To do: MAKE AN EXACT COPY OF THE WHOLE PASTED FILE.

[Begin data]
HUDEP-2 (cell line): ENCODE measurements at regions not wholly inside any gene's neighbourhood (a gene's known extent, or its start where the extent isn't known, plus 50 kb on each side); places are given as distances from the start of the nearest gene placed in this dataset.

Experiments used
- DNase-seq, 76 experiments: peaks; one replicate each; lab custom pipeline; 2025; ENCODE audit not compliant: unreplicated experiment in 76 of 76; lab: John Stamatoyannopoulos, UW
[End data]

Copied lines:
HUDEP-2 (cell line): ENCODE measurements at regions not wholly inside any gene's neighbourhood (a gene's known extent, or its start where the extent isn't known, plus 50 kb on each side); places are given as distances from the start of the nearest gene placed in this dataset.

Experiments used
- DNase-seq, 76 experiments: peaks; one replicate each; lab custom pipeline; 2025; ENCODE audit not compliant: unreplicated experiment in 76 of 76; lab: John Stamatoyannopoulos, UW